One of Rick Warren's (and president George W. Bush's) longtime allies in Uganda, Martin Ssempe, is the author of a classic piece of minority-baiting legislation. Its details belong in the history of genocidal hatred:

The Ugandan penal code already criminalizes sexual relations "against the order of nature," a characterization that is frequently used to prosecute gays. Under the proposed Anti-Homosexuality Bill of 2009, homosexual relations are specifically targeted. Anyone in a position of authority who is aware of a gay or lesbian individual has 24 hours to inform police or face jail time. Individuals found to engage in efforts to sexually stimulate another for the purpose of homosexual relations, or found touching another for that purpose, will face life in prison. Those who engage in "aggravated homosexuality" -- defined as repeated homosexual relations or sexual contact with others who are HIV/AIDS infected -- will face the death penalty.

This is an act of terror and murder against an already beleaguered minority, and Warren is an accessory to it. As a powerful figure in distributing AIDS funding in Uganda, he cannot bring himself to oppose a law that would condemn someone in a gay relationship to death, and imprison him or her for touching another human being, and inciting a wave of informing on family members and friends and acquaintances in order to terrify a sexual minority. This alleged man of God cannot speak out on this - except to protect his own p.r. His schtick of actually being the nice evangelical - a schtick that got him to Obama's inauguration - is a lie. If he cannot condemn this fascist act of violence against a tiny minority of vulnerable human beings, then his position in this struggle is clear enough.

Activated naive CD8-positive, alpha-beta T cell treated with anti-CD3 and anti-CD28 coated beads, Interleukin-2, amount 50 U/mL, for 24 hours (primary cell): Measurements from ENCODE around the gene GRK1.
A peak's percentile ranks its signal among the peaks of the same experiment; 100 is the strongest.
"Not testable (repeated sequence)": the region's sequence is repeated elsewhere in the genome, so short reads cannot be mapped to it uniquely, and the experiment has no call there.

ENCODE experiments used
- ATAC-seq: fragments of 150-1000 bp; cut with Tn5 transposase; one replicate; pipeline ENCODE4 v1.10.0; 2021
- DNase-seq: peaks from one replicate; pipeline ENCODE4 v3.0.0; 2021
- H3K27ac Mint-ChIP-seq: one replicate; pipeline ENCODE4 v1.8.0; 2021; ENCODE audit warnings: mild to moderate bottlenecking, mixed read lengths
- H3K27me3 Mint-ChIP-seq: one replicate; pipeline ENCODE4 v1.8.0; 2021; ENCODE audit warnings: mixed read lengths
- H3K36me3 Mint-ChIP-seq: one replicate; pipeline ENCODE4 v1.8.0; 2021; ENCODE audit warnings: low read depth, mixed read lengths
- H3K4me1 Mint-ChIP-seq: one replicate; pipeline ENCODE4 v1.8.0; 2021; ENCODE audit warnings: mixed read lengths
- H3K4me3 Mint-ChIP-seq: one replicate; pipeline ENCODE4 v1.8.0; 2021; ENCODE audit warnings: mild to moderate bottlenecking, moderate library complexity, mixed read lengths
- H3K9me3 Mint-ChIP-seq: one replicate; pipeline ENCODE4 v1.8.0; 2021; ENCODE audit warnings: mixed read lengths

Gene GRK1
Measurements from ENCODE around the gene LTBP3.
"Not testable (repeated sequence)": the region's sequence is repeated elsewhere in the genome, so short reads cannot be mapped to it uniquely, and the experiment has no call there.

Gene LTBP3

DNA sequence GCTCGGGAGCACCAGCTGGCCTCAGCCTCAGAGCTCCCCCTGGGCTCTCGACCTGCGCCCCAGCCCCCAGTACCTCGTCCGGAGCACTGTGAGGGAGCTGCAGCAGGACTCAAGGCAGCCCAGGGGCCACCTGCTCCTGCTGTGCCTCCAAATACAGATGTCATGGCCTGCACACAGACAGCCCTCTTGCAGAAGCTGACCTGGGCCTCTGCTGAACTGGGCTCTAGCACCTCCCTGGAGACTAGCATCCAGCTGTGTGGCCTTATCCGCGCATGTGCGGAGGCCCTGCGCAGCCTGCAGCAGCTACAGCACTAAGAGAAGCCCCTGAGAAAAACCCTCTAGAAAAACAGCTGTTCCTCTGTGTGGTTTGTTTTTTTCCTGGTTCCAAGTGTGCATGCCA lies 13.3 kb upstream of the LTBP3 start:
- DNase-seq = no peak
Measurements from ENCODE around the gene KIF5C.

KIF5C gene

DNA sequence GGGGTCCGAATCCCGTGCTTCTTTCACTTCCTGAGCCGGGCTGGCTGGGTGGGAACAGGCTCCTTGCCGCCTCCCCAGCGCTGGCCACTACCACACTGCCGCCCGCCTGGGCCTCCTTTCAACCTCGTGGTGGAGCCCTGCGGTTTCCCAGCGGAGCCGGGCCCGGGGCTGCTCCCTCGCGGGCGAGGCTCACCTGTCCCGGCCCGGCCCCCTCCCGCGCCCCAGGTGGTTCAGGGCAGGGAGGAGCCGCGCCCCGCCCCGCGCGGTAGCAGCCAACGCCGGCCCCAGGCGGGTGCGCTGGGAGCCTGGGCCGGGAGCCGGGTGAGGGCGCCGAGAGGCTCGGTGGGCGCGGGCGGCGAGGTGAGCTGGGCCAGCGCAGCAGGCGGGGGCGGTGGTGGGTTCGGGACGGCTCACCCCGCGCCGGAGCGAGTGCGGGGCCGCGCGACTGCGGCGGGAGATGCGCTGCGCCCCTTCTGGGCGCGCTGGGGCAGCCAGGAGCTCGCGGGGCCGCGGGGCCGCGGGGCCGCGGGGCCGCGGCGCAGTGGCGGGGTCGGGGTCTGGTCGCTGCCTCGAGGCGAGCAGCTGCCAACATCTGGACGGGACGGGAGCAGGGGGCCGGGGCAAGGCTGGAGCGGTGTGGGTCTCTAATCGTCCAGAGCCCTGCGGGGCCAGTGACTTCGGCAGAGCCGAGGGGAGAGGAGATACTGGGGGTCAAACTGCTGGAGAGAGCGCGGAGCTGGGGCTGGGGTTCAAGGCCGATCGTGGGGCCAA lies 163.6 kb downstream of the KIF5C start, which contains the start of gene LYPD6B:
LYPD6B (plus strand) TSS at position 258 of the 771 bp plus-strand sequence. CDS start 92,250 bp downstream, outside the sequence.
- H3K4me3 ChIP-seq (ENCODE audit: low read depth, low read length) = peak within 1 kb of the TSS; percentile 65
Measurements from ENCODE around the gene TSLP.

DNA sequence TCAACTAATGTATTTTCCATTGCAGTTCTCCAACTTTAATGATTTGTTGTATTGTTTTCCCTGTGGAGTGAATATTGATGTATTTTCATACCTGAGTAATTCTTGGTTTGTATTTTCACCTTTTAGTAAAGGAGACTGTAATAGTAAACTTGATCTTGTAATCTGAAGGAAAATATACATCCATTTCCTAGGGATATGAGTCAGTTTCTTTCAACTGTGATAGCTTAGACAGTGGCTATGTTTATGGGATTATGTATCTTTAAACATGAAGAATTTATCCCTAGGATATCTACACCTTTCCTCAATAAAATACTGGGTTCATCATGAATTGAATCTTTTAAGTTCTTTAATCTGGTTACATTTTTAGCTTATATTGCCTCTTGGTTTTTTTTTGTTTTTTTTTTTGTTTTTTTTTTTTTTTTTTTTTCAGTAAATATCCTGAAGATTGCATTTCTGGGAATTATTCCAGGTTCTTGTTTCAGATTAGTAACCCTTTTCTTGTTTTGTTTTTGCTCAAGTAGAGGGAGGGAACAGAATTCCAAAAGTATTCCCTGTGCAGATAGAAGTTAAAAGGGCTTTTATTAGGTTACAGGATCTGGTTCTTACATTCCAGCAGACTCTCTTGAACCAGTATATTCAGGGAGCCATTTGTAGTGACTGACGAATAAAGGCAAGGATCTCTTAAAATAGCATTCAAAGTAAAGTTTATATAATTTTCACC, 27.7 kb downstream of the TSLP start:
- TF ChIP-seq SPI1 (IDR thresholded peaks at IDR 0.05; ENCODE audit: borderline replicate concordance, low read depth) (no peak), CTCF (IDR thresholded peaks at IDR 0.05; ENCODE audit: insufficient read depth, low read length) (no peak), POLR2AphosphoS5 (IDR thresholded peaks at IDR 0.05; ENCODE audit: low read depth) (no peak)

Just as he publicly inveighed in favor of stripping gay couples of civil equality in California, and then pretended he didn't, now he distances himself from Ssempe, while refusing to condemn this law reminiscent of early attempts to wipe out minorities in Serbia, Nazi Germany, and Rwanda. This is classic avoidance in an atmosphere of extreme danger. It is the same as the Catholic church's disgraceful neutrality in Rwanda and Nazi Germany, as they saw a chance to enable others to wipe out a minority they wished could be wiped off the face of the earth:

Warren won't go so far as to condemn the legislation itself. A request for a broader reaction to the proposed Ugandan anti-homosexual laws generated this response: "The fundamental dignity of every person, our right to be free, and the freedom to make moral choices are gifts endowed by God, our creator. However, it is not my personal calling as a pastor in America to comment or interfere in the political process of other nations." On Meet the Press this morning, he reiterated this neutral stance in a different context: "As a pastor, my job is to encourage, to support. I never take sides."

He lies. He has taken sides, whenever possible, to stigmatize, demonize and now physically threaten the lives of gay people in his own country and abroad. And his silence on this issue means the deaths of others. Warren needs to come out and condemn this law as evil, which it is. And to stop hiding his own enmeshment with the most virulent forms of fundamentalist hatred under the veil of media-savvy benevolence.